Some of those Q&A pages are informative. Most will certainly fail the 'satisfying main content' criteria in that raters doc.
Our lovingly crafted pages are mixed in with this:
I have a feeling that the site will sink or swim on Q&A.
Anyway, enough of that. I am getting out my dark pebble glasses and risking the exterior.
I've never been able to understand how a site which preaches so much about quality content allows so much apparently unmoderated rubbish on the site because it happens to sit under a different 'heading'.
This is exactly the sort of thing that any decent search engine would turn its nose up at!
Articles go through QAP and they are assessed reasonably well in my view (I know a lot of people disagree but it is certainly better than nothing). Q&A is just a sink of vacuous nonsense at best.
The silliest thing is that HP allow people to earn from Q&A. It encourages huge piles of dross to build up.
Then they mix Q&A into the folders that contain our pages. Madness.
Q&A really should be walled off in a very tall, very sturdy silo. Preferably South of Tierra del Fuego.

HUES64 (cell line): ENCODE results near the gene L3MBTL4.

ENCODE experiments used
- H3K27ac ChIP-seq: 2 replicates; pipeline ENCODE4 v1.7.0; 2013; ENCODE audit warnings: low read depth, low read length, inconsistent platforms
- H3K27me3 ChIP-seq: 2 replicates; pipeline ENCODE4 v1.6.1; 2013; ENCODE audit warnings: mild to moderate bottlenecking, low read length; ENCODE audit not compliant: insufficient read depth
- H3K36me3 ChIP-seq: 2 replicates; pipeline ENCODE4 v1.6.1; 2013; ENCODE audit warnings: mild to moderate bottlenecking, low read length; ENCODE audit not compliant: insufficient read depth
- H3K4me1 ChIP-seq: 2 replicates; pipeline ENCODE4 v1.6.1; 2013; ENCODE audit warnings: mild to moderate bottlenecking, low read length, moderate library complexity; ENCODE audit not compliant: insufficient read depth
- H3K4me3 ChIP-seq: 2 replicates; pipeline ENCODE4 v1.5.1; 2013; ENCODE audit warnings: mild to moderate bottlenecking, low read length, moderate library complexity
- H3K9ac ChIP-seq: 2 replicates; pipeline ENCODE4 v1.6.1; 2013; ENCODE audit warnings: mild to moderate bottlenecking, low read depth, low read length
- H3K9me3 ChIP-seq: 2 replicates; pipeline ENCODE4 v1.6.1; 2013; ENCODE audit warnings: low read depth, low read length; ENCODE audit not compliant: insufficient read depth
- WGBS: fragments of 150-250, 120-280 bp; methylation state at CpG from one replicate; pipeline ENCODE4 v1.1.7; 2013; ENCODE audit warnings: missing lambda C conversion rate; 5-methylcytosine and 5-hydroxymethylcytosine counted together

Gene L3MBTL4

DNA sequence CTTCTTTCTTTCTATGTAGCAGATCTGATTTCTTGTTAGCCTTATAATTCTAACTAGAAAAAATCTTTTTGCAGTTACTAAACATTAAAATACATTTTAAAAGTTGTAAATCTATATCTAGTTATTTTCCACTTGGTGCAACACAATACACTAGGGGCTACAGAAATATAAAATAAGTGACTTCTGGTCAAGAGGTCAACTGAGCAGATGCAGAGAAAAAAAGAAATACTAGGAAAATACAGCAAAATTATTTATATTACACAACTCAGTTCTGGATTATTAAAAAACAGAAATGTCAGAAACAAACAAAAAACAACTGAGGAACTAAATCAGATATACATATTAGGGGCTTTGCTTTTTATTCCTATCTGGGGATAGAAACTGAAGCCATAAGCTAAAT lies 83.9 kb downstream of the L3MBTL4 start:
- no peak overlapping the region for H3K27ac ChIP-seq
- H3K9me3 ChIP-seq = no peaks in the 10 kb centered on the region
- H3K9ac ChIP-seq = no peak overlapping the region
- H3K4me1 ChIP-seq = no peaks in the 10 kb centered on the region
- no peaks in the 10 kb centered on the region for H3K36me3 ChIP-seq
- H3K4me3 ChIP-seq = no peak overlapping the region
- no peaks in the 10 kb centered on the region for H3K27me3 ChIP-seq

One of the notable trends in HP's approach to getting back in Google's good books over the last year is the focus on high traffic pages. HP believes the route to success is upgrading the best pages.
I am not taking issue with this. Google raters will only ever encounter the top hubs, for example. Most of the user metrics that Google collects will be for the top hubs (nobody visits the really poor hubs because Google excludes them).
This does not mean that the rest of the site is not crawled by Google algos.
Panda, Penguin, the various spam filter algos, all look at the site from top to bottom.
When Panda emerged, the received wisdom was that the lowest quality pages had the biggest impact on Panda's assessment. The received wisdom may have changed and may never have been right in the first place but...